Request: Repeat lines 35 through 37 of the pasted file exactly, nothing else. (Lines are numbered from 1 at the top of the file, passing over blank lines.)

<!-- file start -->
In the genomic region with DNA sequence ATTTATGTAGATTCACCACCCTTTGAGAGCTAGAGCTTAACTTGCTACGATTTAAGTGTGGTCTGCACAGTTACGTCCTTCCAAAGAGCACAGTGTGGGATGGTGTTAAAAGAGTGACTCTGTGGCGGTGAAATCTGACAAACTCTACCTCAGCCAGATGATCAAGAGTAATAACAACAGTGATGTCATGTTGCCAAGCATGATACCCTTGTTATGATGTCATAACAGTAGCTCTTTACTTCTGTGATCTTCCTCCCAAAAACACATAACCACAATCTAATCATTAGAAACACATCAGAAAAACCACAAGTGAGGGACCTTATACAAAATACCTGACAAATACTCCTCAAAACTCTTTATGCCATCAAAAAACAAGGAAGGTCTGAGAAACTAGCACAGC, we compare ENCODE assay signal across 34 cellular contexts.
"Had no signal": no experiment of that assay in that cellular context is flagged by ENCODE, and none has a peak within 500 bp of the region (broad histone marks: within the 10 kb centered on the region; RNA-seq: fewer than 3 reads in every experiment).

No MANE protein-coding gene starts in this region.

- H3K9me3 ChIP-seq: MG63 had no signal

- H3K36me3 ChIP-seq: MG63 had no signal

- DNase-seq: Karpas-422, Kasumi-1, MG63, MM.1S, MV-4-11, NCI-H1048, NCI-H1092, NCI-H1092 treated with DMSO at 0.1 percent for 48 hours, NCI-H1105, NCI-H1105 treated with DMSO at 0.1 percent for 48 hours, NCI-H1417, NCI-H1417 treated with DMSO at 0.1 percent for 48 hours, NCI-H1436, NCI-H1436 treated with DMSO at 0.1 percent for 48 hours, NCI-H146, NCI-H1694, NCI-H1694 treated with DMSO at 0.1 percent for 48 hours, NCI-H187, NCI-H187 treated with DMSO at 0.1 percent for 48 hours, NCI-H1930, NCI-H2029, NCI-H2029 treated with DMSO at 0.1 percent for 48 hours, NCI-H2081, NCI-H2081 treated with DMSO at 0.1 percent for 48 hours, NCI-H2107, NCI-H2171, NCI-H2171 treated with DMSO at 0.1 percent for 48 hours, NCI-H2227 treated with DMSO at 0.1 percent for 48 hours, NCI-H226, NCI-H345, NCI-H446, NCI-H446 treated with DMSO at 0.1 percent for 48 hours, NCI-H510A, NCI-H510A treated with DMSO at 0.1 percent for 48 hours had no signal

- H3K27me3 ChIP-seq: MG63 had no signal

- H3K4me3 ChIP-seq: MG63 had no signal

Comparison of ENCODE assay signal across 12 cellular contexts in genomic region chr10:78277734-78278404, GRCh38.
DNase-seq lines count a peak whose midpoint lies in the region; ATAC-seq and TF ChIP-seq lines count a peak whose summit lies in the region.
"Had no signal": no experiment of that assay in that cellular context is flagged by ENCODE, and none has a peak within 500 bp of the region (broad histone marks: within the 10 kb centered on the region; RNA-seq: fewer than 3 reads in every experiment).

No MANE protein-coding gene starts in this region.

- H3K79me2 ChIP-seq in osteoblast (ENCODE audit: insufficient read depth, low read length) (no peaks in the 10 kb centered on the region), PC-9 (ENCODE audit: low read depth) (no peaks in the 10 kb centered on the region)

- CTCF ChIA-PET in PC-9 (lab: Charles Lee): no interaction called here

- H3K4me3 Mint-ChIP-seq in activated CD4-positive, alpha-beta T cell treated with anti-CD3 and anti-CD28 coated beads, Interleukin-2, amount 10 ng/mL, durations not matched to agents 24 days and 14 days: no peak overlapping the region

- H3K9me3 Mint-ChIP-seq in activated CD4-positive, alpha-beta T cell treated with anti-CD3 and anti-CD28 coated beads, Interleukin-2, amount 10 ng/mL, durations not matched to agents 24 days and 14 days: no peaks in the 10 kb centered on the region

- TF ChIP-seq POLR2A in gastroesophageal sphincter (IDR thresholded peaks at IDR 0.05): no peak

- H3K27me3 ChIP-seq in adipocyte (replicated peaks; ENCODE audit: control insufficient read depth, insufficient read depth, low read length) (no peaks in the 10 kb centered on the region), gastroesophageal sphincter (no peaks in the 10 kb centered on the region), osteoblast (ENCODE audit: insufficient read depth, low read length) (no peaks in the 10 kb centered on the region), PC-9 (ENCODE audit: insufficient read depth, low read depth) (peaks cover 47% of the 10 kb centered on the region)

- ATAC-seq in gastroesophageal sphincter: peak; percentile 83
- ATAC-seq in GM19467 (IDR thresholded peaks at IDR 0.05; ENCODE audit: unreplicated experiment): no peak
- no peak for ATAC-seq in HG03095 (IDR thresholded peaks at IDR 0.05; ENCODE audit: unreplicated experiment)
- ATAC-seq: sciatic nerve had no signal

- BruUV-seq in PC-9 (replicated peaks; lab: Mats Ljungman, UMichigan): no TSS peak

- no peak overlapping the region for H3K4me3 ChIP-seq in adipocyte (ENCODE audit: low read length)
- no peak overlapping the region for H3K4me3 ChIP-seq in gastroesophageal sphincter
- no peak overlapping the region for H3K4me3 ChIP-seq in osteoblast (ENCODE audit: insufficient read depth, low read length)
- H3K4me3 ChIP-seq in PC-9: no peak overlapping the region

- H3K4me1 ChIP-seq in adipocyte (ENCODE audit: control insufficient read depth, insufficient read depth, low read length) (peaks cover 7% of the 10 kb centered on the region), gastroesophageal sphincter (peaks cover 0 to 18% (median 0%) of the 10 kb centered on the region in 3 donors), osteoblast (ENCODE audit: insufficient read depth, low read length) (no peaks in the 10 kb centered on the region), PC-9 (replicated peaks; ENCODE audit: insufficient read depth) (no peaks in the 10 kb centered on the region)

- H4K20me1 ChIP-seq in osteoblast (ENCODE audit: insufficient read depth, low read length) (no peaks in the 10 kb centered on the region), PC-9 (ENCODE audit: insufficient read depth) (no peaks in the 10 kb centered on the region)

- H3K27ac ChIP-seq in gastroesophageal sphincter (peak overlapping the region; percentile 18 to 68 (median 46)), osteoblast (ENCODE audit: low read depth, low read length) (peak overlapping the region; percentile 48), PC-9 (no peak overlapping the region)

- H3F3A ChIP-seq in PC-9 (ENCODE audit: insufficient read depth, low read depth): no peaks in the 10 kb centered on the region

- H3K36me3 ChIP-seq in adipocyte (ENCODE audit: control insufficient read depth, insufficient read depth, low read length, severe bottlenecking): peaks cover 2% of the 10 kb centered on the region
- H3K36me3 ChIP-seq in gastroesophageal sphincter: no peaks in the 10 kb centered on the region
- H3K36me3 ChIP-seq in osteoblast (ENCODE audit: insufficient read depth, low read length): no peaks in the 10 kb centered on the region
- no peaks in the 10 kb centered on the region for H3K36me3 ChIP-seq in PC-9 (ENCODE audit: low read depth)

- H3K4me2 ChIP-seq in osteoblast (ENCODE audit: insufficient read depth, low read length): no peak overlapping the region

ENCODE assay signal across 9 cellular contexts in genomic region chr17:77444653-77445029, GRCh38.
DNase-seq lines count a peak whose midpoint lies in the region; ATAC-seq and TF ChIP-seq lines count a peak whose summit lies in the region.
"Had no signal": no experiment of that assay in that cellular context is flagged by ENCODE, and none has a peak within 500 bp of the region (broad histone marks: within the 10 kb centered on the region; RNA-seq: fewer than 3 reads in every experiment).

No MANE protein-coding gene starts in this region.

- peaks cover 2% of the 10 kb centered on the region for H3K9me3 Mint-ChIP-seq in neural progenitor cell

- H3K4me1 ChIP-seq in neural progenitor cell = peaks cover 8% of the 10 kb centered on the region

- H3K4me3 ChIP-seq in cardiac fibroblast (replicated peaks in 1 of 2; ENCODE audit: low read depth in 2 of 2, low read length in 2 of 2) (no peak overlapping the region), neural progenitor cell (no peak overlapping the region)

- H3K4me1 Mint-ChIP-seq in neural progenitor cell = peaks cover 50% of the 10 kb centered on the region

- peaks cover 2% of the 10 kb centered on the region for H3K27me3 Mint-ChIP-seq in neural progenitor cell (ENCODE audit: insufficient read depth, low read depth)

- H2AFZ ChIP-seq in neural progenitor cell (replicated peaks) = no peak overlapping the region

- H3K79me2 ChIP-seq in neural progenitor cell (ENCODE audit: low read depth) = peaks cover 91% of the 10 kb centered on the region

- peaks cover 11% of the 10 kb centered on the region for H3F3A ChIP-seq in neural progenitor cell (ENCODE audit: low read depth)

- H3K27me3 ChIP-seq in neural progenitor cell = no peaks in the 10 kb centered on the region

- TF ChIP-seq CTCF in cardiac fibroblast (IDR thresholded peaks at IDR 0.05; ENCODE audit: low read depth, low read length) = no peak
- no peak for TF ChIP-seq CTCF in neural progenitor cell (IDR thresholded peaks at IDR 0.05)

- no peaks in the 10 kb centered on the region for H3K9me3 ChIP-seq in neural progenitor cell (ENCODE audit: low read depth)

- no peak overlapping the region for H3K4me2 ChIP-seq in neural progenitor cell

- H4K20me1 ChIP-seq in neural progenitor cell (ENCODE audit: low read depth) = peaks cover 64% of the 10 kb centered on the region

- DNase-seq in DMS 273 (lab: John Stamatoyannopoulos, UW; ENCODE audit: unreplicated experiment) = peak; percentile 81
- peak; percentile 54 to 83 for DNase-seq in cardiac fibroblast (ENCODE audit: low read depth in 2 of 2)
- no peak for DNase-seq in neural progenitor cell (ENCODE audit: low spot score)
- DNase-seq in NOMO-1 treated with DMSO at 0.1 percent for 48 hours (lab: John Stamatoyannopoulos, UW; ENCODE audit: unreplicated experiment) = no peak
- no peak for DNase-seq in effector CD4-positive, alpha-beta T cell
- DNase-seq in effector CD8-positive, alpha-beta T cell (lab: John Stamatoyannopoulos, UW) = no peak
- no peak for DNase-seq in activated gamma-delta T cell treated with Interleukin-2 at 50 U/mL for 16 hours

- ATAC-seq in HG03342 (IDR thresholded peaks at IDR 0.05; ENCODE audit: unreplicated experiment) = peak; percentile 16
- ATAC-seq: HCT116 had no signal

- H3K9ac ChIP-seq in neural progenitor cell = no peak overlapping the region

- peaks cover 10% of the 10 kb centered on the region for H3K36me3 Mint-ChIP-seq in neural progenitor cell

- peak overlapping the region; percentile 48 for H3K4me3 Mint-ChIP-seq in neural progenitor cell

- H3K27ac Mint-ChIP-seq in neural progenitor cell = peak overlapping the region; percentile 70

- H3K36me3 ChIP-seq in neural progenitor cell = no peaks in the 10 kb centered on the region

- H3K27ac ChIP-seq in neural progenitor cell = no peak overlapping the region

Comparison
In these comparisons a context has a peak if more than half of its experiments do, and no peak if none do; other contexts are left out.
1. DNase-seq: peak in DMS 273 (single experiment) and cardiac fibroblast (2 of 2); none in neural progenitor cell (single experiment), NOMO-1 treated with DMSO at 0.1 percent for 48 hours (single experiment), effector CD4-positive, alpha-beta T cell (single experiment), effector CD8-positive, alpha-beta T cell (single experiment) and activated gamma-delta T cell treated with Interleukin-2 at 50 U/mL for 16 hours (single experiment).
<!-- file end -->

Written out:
- no peaks in the 10 kb centered on the region for H3K36me3 ChIP-seq in PC-9 (ENCODE audit: low read depth)

- H3K4me2 ChIP-seq in osteoblast (ENCODE audit: insufficient read depth, low read length): no peak overlapping the region

ENCODE assay signal across 9 cellular contexts in genomic region chr17:77444653-77445029, GRCh38.